Being that as it may, let us take a closer look at the data to determine the location of the 1.1 billion people lacking legal ID. Figure 1 shows their distribution by country and income levels, comparing relative to absolute numbers.
Here is a summary of some of the facts shown in the graph:
- In absolute terms, India accounts for almost 19% of the total number of people without legal ID. Note that India’s Aadhaar ID program claims it has registered 99% of the population over 18 years old.
- Five countries -India, Nigeria, Pakistan, Ethiopia and Bangladesh- account for 49% of the total number of people lacking legal ID. Note that at least three of these countries are already running national ID programmes using digital technologies.
- In relative terms, Nigeria takes the top spot with 78% of its population lacking legal ID. Saudi Arabia, Somalia, Ethiopia, and Malawi are right behind.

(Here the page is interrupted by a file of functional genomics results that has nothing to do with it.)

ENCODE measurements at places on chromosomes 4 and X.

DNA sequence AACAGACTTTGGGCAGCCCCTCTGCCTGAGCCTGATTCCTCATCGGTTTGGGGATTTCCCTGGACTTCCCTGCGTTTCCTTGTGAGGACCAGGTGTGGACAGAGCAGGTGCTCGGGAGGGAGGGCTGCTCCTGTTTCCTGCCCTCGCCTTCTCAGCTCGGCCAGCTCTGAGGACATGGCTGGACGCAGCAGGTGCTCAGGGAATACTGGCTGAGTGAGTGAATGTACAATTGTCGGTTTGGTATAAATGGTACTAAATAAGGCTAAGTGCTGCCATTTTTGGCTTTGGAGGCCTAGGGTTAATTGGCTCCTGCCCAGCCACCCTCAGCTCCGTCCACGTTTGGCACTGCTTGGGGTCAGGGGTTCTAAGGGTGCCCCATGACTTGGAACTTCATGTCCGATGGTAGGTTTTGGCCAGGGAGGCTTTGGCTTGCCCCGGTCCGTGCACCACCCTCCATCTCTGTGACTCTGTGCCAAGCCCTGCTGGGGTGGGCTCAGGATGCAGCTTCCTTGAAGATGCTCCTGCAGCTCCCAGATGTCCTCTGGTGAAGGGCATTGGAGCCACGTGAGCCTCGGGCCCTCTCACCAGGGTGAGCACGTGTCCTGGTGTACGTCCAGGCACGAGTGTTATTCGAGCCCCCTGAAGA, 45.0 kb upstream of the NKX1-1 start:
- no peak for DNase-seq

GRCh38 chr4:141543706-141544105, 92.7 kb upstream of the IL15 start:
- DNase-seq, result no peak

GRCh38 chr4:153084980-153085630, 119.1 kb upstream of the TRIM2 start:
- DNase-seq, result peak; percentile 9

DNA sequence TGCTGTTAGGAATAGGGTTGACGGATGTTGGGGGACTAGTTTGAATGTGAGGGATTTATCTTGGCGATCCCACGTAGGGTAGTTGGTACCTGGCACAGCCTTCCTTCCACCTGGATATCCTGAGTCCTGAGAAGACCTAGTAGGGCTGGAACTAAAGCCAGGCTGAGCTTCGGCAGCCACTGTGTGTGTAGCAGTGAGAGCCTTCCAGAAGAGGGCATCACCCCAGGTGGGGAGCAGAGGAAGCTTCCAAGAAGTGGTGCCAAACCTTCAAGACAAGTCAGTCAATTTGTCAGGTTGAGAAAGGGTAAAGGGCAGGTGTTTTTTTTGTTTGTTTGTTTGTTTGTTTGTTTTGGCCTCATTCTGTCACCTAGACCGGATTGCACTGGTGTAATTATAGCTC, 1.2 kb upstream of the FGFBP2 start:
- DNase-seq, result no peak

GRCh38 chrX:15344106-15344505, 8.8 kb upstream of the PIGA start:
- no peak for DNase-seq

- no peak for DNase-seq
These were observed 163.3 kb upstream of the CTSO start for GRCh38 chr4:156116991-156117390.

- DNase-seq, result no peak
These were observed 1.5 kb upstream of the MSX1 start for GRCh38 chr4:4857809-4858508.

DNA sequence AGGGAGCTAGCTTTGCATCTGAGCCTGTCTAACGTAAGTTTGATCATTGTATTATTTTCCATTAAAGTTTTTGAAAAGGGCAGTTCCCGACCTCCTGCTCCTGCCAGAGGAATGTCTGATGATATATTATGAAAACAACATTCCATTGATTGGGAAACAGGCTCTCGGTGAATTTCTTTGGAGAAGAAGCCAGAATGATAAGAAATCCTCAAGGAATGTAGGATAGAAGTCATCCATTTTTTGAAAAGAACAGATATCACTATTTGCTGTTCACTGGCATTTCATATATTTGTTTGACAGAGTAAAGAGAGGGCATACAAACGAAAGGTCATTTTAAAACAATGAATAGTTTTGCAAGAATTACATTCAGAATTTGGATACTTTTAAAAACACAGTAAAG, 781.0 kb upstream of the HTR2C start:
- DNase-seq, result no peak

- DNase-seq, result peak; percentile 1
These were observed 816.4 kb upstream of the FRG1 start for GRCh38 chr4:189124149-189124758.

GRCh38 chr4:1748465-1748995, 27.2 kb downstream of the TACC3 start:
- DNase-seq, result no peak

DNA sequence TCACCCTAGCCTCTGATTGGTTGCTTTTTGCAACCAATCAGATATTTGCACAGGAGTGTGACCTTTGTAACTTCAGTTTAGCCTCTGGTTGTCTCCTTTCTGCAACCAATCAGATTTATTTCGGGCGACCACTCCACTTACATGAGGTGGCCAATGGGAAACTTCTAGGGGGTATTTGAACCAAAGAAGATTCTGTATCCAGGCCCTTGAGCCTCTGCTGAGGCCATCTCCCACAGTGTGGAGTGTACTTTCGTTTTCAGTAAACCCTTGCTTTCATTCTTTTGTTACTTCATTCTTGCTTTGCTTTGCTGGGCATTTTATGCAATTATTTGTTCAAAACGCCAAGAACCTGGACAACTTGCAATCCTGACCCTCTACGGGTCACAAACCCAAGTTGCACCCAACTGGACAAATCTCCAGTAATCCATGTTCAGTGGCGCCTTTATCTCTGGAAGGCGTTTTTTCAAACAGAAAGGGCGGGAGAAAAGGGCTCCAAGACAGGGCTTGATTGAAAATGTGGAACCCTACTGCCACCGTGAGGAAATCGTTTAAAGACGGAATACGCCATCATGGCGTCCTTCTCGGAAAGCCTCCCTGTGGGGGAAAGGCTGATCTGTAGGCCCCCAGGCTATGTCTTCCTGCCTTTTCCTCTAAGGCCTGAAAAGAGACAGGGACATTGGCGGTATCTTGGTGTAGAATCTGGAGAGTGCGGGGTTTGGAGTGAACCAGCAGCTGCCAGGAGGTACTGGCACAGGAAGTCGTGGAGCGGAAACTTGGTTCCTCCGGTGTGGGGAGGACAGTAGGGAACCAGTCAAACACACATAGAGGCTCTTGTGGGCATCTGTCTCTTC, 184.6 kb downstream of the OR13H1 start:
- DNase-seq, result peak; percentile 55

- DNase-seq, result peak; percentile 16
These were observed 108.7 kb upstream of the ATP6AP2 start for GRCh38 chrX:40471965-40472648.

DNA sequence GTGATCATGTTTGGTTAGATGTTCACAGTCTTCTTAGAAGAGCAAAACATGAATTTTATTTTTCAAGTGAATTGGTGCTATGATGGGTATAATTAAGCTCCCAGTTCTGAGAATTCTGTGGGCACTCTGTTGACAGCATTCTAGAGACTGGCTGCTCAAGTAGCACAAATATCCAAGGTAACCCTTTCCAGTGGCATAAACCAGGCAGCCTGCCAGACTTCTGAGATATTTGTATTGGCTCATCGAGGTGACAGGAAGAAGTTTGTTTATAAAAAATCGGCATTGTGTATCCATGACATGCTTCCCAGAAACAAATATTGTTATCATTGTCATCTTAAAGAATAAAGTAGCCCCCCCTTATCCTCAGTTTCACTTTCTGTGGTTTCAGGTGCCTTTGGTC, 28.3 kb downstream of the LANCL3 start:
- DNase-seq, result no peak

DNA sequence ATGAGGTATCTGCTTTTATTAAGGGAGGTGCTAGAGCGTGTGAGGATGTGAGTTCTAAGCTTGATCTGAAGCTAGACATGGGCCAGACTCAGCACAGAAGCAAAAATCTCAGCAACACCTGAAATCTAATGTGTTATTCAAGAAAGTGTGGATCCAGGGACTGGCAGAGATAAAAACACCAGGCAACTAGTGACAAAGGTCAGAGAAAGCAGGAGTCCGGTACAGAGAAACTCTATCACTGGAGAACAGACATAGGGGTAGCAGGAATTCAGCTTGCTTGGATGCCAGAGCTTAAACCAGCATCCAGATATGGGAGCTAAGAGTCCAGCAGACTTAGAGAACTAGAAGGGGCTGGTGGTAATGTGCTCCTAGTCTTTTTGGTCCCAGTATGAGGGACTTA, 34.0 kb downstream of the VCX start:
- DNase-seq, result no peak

- Six middle-income countries are included, but only Angola has more than 30% unregistered people.
- Four high-income countries made the cut. In addition to Saudi Arabia that only has 30% of its population registered, Spain is an unexpected leader in Western Europe with almost 25% of its population lacking legal ID.
- Overall, lower middle income and low-income countries are the locations where most people without legal ID live. There is thus a positive correlation between lack of legal ID and low levels of human development. But outliers do exist and are noticeable.
In principle, these data estimates should serve as guidance to establishing priorities when it comes to launching new ID programmes or deploying new technologies on the ground.
Digital Development and Legal ID
As mentioned above, digital technologies are increasingly being used to tackle legal ID gaps. Perhaps the best example is India’s national ID program. SInce 2009, ITU has been publishing the ICT Development Index (IDI) which measures the level digital development within a given country. Note that the index emphasizes infrastructure and access thus ignoring areas such as policy and institutional development. Nevertheless, we can use it as a good proxy for national ICT diffusion and penetration.